Swedish speakers, can you help me parse this word?

I recently had the occasion to come across the Swedish word häpnadsväckande, or “astonishing”, as in Likheten är häpnadsväckandep, or “the resemblence is astonishing”.

Based on extensive knowledge of German and English, and somewhat less knowledge of various other Germanic languages, I know enough to be curious about Swedish, but not enough to back it up with action. I’m curious aout this word häpnadsväckande. I surmise that the -ande ending is a gerund marker, just as “-ing” is in English. If I’m right about that, then häpnadsväck- must be some kind of a verb of some kind, most likely a compound verb from the looks of it.

What would that verb be, and if it is a compound or prefixed verb, what would those other constituents be?

häpnad: wonder, amazement, surprise.

väckande: awakening, rising

As you suspected the -ande ending signifies something that is presently going on, like a gerund marker, though in Swedish the verb form is called the present participle (Swedish: presens particip).

The nominative form of the verb is “väcka”, cognate of the German word “wecken” and the English “wake”, in the sense of waking someone up.

“Häpnad” (“astonishment”), comes from the verb “häpna”, adjective “häpen” - astonished. A north germanic word originally meaning “to quickly draw ones breath”, or “pant”. probably onomatopoetic.

Interesting answers, thanks both of you.

So the English word “happen” probably came from the same Nordic root. According to etymonline.com the word existed in OE as “hæppen” but I suspect it was brought over by the Danes and was not a native word.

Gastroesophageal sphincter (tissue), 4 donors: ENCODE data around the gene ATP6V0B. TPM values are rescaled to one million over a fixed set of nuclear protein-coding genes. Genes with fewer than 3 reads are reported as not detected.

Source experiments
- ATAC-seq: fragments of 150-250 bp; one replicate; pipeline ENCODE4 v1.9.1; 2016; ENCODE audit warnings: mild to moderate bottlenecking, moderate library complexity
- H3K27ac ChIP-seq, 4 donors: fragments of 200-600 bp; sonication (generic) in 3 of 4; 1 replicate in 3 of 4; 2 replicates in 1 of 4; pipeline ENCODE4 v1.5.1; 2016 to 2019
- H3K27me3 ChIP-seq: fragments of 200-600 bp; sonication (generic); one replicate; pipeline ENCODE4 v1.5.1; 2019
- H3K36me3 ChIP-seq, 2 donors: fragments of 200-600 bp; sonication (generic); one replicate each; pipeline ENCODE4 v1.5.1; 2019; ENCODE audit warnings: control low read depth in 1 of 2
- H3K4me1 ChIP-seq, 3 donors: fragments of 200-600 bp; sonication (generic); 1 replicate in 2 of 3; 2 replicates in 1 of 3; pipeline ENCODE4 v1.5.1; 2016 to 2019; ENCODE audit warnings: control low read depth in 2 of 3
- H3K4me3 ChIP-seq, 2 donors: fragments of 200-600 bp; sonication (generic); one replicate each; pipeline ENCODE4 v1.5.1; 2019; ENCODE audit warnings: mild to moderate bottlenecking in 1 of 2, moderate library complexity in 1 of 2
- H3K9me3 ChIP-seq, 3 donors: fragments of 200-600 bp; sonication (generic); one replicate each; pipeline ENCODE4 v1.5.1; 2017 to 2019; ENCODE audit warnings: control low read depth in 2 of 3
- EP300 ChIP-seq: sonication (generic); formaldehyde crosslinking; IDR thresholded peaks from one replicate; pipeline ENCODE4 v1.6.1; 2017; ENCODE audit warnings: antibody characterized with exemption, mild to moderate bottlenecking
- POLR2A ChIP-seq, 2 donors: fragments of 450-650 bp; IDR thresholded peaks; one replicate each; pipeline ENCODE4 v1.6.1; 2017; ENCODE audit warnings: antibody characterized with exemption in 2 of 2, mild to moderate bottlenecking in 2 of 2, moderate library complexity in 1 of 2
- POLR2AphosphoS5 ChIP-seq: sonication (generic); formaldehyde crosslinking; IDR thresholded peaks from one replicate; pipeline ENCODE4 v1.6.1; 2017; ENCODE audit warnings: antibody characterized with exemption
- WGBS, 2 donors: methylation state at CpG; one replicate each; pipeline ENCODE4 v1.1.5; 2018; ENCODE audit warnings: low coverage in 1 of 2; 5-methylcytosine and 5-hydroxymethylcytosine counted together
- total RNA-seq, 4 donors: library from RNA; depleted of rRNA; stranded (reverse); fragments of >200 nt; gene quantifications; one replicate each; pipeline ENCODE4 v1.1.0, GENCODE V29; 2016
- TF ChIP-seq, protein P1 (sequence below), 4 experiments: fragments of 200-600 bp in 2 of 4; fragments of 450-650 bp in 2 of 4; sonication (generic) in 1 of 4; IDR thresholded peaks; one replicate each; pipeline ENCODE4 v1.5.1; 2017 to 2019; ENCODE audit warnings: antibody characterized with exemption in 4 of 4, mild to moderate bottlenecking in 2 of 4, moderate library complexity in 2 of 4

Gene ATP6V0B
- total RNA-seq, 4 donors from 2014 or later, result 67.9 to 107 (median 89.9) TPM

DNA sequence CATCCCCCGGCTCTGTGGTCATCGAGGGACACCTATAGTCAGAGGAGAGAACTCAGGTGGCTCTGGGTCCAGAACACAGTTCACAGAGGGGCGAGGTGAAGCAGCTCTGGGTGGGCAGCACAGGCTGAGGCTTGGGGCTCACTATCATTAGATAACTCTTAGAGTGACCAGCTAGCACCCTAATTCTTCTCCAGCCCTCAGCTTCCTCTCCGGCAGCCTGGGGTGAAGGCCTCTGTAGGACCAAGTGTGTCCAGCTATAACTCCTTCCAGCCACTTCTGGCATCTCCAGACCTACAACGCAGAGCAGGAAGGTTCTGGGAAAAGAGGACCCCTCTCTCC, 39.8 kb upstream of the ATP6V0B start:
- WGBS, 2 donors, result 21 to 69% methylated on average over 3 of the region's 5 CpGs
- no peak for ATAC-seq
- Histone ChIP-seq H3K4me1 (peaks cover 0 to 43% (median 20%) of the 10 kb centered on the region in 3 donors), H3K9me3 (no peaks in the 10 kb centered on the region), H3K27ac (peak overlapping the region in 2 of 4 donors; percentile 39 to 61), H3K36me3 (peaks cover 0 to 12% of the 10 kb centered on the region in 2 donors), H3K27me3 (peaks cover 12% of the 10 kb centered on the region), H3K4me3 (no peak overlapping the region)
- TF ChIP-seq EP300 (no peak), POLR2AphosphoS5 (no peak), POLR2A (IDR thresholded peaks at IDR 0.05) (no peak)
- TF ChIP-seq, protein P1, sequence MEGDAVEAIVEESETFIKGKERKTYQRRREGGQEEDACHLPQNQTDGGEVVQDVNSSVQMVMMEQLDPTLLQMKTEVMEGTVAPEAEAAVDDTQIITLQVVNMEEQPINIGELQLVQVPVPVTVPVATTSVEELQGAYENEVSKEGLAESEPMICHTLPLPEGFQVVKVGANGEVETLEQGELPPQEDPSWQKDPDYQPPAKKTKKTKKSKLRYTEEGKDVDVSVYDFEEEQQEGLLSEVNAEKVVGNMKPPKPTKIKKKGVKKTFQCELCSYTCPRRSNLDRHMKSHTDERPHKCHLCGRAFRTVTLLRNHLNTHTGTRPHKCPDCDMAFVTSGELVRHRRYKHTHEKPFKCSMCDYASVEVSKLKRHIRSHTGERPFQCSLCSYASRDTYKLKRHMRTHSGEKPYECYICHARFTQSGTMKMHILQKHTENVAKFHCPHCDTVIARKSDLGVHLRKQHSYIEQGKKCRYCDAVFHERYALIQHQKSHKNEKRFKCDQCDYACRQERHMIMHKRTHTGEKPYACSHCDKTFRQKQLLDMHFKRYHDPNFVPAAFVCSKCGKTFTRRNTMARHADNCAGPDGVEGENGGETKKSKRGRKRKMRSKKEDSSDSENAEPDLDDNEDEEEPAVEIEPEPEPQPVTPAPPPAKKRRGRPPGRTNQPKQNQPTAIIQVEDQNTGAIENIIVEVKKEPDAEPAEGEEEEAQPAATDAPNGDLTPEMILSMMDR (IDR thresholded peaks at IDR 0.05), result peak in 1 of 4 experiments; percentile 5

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Modern English happen may well be from an Old Norse verb form related to the Old Norse noun happ (=“good fortune”) and Icelandic noun happ (=“luck” whether good or bad). Other modern English words from the same Proto-Germanic root include *mishap, happy, happenstance, * etc., all ultimately from the PIE root kob-, which suggested success or a good fit.

I doubt the Swedish häpen is at all related though. Recall that in Swedish, the letter Ä/ä is considered to be a separate letter of the alphabet from the letter A/a. It usually corresponds to Æ in Icelandic. I found a Swedish dictionary online with some etymological information under the entry for häpen. My Swedish isn’t good enough to be sure but I don’t think it’s related to English happen.

You are probably right. E. Hellquist Svensk etymologisk ordbok (3:d ed., 1980) gives the following etymology (my translation): "häpen, NT 1526; from older hipen, compare Sw. dialect. hip§en, full of expectation [—] related to Sw. dial. hipa*, gasp for breath [—]; onomatopoetic, like Sw. dial.* kipa*, pant.

It’s cool that hanging out here teaches me stuff about my own native language that I didn’t know before!

väckande would also be instantly recognizable to a German speaker (weckend).

My Norwegian dictionary gives “häp” as meaning expected, usual. Quite a bit different from “happ”: luck, fortune.

We likewise do call it a present participle in English, but I’m not sure in what context that happens. I could be all wrong, but IIRC an English teacher in school would have called that a present participle. A university linguistics professor would call it a gerund.

A present participle is a verb denoting continuing action. They end in -ing. “Are you asking me a question?”

A gerund has the same form (i.e., a verb word ending -ing) but it is used as a noun. “The answer is yours for the asking.”

In Dutch there is verbazingwekkend, which uses the same second part

Those Vikings got around a bit for sure…:slight_smile:

I just want to add that häpna (v.) carries a lot of connotations, all more or less boiling down to surprise:

as an adjective - häpen

As always, depending on context and the way we, as well as Germans, love our compound words, also depending what pre- and suffixes are used.

source: https://www.saob.se/artikel/?unik=H_1999-0041.0h60&pz=3#U_H1999_62940